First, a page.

In recent years, the ketogenic diet has become increasingly popular with people who want to lose weight quickly. A new study asks whether this dietary pattern works as well in females as it does in males.
Experts originally designed the ketogenic diet, which people often refer to as the keto diet, as a treatment for epilepsy.
The keto diet allows a liberal consumption of fats and an adequate amount of protein but heavily reduces the intake of carbohydrates, such as starch, sugar, and fiber.
Usually, the body burns carbohydrates as its primary source of energy. However, if there are none available, it switches to burning stored fats.
As part of this process, which is called ketosis, the liver turns fatty acids into molecules called ketone bodies.
Although there is evidence that the keto diet might offer some benefits for certain people, there is much debate surrounding this diet and its long-term effects.
A recent study brings into question whether the keto diet provides the same benefits for females as it does for males. A new study using mouse models focused on sex differences in relation to the keto diet.
Senior investigator Dr. E. Dale Abel, Ph.D., chair of the University of Iowa Department of Internal Medicine explains the issue:
“Most studies of the ketogenic diet for weight loss have taken place in small numbers of patients or in only male mice, so sex-based differences in response to this diet are unclear.”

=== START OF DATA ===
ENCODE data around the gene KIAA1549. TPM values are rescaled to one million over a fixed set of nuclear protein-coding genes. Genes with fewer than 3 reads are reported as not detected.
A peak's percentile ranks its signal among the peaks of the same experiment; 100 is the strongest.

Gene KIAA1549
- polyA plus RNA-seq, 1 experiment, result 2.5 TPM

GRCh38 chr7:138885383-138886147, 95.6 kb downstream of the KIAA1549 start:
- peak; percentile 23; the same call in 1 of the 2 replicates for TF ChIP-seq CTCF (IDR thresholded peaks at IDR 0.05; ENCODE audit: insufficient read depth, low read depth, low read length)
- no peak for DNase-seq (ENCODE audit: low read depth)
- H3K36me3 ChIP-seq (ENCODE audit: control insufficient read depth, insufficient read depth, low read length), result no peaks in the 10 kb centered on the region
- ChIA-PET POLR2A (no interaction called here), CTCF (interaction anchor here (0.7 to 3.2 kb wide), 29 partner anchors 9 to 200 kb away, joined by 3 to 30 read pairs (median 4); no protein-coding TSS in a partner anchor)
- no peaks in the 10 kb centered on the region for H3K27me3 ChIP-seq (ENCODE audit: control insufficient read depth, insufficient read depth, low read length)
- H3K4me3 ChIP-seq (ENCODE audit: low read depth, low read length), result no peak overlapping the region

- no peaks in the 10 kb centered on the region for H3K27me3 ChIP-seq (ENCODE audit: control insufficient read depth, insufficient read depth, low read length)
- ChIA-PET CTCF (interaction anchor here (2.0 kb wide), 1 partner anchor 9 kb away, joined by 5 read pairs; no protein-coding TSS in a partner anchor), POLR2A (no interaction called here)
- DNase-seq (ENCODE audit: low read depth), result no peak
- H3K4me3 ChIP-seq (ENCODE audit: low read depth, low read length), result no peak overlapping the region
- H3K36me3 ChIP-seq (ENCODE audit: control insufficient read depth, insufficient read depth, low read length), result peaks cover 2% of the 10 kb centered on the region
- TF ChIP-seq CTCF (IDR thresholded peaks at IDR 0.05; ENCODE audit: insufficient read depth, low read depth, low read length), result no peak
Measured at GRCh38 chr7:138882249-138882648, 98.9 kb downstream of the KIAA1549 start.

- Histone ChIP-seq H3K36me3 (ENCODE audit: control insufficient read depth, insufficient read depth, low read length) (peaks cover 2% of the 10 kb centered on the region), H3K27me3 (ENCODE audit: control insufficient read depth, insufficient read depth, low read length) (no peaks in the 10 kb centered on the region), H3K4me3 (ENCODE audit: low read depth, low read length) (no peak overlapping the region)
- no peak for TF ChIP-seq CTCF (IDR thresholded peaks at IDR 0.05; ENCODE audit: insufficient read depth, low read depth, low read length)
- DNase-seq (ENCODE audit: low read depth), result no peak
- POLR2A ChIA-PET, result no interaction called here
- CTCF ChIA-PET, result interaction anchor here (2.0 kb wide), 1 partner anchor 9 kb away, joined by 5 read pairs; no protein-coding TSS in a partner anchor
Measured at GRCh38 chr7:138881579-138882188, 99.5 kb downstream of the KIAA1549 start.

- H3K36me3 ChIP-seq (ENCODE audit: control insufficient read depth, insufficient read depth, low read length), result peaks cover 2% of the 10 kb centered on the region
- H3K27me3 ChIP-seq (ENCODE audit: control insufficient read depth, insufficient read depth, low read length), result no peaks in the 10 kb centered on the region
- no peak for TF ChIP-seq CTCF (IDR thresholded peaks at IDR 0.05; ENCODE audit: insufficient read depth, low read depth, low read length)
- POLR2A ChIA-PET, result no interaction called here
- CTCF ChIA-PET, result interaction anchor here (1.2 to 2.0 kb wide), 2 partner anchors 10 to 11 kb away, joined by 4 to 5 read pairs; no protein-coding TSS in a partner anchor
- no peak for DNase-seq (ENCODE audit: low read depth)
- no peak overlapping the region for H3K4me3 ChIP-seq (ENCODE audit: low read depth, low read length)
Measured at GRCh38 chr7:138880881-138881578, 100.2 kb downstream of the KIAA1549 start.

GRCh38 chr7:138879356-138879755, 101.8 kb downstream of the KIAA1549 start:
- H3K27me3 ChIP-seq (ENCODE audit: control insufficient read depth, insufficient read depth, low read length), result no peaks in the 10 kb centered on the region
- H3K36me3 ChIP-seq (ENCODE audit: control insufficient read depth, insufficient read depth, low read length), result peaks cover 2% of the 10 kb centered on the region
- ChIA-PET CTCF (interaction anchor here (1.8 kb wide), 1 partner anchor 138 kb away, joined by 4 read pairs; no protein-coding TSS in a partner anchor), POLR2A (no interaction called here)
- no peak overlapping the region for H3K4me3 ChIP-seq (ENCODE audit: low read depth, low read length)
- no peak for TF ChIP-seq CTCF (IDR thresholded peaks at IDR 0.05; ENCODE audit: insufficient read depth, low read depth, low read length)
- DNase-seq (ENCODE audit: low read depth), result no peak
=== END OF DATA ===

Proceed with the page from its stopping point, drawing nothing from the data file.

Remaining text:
To investigate, Dr. Abel and research assistant Jesse Cochran fed male and female mice either a ketogenic diet or a standard diet. The keto diet comprised 75 percent fat, 3 percent carbohydrates, and 8 percent protein by mass, while the control diet consisted of 7 percent fat, 47 percent carbohydrates, and 19 percent protein.
After 15 weeks, the researchers found that the male mice on the keto diet maintained blood glucose control and lost body weight. The female mice, however, gained weight.
These female mice also had poorer blood sugar control compared with the female mice that ate a standard diet. According to the authors, “[they] developed impaired glucose tolerance.”
The researchers believe that this stark difference might be due, at least in part, to the primary female sex hormone — estrogen. To investigate, they removed the ovaries of some of the female mice and ran a similar experiment. Doing this changed the results substantially.
Compared with mice that received a control diet, female mice without ovaries that consumed a keto diet showed a decrease in body fat, and they also maintained blood glucose control. In other words, without estrogen, the keto diet worked.
Cochran explains, “This finding suggests that postmenopausal women could potentially experience better weight loss outcomes with the ketogenic diet compared to younger women.”
However, the researchers make it clear that it is important to speak with a doctor before embarking on the keto diet.
This study is one of very few to investigate potential sex differences in the effectiveness of the keto diet. However, the study used an animal model, so scientists will still need to carry out investigations in humans before we can reach any solid conclusions.